However, I believe that Superintendent Tom Boles' ability to promote the cave was the single strongest asset he brought to the job. To this job, he brought energy, enthusiasm, a "positive thinking" approach to life, and an "attention to details" philosophy to his job. I also believe that Boles was not a promoter in the P.T. Barnum showman sense of the term--a person willing to deceive others for the sake of money. Boles summed up a part of his philosophy in his July 1928 Superintendent Monthly Report when he said:
The liberal funds provided by the Appropriation Committee enable us to, not only protect our formations, but to handle visitors to best advantage. and will (It will) enable us to revise so that the trip can be made with about 60% of the effort formerly required, and this result, together with additional lighting, will insure more visitors and better appreciation of the most interesting and impressive features of our National Park System.
That Colonel Boles promoted additional visitation to Carlsbad Cave the historical record amply demonstrates. The first month in charge, he noted to his superior pleasure in finding out that the Santa Fe Railroad had printed and distributed 20,000 copies of folders containing caverns information. He said, the illustrations, as well as the text, make an excellent presentation of our attractions." Within seven months, the railroad company had distributed 40,000 more folders on the park.
Boles also found satisfaction in an article by Mr. Carl Magee, editor of the New Mexico State Tribune in Albuquerque, and attached a copy to his monthly report. Magee wrote in the article:
The government has surveyed over 21 miles in those caves. The visitor must wait until Uncle Sam can spend the money to build the trails to make the added caverns accessible. But the three miles now open are sufficient to paralyze the eyes to see. The mind can absorb no more. (underline added)
In several monthly reports in 1927-1928, Boles lavished praise on the Carlsbad Chamber of Commerce's Mr. Victor Minter for his valuable cooperation with the Superintendent in obtaining favorable publicity for the Carlsbad Cave. Minter also answered information letters for potential visitors to the cave. In his monthly reports, more than once, Boles labeled the Chamber's efforts as examples of "hearty cooperation."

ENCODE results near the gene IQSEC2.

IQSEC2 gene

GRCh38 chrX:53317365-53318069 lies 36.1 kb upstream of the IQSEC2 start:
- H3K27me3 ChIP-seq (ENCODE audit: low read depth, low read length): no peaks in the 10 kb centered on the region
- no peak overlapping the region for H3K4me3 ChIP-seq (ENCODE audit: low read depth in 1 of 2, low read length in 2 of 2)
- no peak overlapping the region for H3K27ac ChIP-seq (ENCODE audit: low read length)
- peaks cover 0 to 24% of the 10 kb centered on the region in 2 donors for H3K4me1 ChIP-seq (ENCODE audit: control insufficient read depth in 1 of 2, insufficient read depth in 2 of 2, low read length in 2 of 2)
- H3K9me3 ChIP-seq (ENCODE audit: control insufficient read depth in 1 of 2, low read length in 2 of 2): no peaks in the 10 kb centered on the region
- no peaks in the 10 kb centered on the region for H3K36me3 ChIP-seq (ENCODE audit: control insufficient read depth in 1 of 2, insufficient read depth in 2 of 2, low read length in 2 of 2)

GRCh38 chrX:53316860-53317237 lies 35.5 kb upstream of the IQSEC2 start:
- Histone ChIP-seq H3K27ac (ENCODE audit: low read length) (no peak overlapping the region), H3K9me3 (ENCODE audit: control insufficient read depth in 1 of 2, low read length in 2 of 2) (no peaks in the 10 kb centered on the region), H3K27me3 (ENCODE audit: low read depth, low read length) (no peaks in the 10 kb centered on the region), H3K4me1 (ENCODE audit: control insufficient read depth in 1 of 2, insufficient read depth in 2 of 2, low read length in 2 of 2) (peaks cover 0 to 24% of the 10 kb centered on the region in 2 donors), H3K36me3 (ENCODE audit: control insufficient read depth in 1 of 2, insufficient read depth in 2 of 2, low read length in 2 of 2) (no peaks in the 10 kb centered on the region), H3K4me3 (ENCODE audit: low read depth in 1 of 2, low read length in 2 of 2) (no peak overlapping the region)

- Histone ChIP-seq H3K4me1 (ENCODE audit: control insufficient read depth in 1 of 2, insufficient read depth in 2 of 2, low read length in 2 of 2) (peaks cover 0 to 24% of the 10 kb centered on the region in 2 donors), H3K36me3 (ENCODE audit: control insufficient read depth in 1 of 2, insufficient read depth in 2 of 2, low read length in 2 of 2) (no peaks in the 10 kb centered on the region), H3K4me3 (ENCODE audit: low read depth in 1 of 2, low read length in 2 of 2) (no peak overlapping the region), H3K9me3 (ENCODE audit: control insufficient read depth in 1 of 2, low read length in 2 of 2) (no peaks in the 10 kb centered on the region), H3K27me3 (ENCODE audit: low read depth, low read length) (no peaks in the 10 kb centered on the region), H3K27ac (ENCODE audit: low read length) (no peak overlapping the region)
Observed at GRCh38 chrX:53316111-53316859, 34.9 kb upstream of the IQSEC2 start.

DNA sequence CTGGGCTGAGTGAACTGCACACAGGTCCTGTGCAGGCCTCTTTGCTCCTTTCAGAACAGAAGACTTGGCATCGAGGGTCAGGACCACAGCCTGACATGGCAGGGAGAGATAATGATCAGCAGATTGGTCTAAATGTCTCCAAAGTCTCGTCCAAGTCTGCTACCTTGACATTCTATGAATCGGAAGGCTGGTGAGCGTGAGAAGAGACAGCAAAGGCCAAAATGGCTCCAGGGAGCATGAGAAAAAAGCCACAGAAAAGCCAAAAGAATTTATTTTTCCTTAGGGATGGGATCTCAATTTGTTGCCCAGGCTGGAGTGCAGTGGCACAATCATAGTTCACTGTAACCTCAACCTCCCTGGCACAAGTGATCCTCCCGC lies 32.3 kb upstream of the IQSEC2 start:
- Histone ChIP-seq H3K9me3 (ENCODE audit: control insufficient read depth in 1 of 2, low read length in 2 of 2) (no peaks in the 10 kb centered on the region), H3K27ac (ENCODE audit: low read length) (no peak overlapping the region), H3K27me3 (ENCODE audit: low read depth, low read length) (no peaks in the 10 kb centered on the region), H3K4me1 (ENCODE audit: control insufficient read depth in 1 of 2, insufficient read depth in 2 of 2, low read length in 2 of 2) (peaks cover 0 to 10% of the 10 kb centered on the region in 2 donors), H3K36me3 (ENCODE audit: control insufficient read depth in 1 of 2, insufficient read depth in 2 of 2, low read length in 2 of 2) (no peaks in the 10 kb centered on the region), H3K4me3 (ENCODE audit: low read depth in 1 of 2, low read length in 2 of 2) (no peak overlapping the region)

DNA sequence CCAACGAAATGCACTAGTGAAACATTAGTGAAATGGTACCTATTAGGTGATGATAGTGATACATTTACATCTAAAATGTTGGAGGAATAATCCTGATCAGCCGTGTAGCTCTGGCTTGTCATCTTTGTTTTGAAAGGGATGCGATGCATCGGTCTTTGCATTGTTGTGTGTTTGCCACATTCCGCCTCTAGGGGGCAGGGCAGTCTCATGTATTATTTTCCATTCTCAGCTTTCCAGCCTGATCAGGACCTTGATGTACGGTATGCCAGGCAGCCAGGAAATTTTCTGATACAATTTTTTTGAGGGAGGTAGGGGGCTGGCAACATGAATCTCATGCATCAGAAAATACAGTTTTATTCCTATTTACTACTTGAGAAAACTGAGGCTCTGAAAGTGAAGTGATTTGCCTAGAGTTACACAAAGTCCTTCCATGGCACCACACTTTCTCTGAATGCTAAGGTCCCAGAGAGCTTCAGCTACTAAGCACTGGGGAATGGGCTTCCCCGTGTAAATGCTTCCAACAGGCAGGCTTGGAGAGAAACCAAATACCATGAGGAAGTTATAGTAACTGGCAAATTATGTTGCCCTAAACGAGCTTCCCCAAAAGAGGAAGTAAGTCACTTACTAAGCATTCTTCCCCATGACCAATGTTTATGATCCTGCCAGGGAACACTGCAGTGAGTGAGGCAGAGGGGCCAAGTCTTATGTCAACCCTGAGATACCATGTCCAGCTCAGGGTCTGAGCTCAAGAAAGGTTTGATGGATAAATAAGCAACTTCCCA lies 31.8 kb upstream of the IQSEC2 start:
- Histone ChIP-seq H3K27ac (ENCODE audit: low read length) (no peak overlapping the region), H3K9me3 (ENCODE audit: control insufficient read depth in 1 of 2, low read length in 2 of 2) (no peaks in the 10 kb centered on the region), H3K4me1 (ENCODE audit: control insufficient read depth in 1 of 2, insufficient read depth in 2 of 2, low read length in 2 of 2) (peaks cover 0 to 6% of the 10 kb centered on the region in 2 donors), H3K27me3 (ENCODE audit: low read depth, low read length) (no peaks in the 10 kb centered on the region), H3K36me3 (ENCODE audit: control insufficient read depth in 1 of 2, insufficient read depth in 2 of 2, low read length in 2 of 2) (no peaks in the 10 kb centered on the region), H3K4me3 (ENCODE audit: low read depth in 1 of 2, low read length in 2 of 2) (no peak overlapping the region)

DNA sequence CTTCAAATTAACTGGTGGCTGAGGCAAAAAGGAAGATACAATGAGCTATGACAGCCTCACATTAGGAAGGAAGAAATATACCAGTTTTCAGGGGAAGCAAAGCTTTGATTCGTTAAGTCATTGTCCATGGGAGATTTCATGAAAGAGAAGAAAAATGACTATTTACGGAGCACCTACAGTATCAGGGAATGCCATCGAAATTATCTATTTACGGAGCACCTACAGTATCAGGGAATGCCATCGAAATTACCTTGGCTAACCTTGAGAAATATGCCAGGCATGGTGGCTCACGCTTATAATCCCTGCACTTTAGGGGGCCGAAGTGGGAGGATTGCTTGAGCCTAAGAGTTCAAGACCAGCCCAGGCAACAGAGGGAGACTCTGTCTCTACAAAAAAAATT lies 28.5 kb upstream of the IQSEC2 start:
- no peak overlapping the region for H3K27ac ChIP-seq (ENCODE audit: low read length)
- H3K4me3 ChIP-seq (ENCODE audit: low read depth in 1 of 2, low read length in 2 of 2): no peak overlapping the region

In September 1927, Boles reported that Metro-Golden-Mayer Co. photographed the bats in flight for a newsreel on September 30. On October 2, the newsreel company turned their cameras on visitors in the cave. In May of 1928, Metro-Golden-Mayer returned to film additional footage.
Also in September 1927, Superintendent Boles enjoyed the publicity the park received when the Santa Fe New Mexican wrote:
The United States Government has a lot of red tape, but it does some things well. Handling National Monuments is one of them. Two roomy stone-banked terraces are ready for your car; attendants direct you into line; there may be 100 cars ranked there. The parking is handled with expedition and care by the government employees. The National park and monument service, you see, has done its job well.
In December 1927 Boles pointed out that "Carlsbad Cavern was given due prominence in the El Paso Chamber of Commerce Tourist Booklet. He also enjoyed knowing that they had used one of his favorite photos in it, a shot showing 122 cars parked at the parking terrace. Boles added, "I know of no other one picture which so readily convinces a person that the Carlsbad Cave is a first class tourist attraction."
In January of 1928 a tour conductor of the Thomas Cook Tour Company visited. Boles said:
While this one was only a small party it was a very enthusiastic one and I believe a forerunner of much business from this same force. It is pleasing to this writer to find that the Carlsbad Cave is being recognized as a place worth while to visit by this International Tourist Agency.
The following month, Boles attended a Superintendent's Conference held in San Francisco and Yosemite National Park. Aside from the business of the meeting, he spoke on the cave to the Oakland Forum and arranged for park publicity through the magazines of the Los Angeles Chamber of Commerce, the Southern Pacific Co., the Pacific Electric Railway, as well as other companies.
In June of 1928, Boles went to Fort Worth, Texas to attend a meeting of the West Texas Chamber of Commerce, 3000 delegates strong. Of the several New Mexico delegates attending, Boles was the only delegate to have assigned a place on the program; he presented a 30-minute program describing Carlsbad Cave. Two days later, he presented a ten-minute broadcast on Fort Worth radio station WBAP.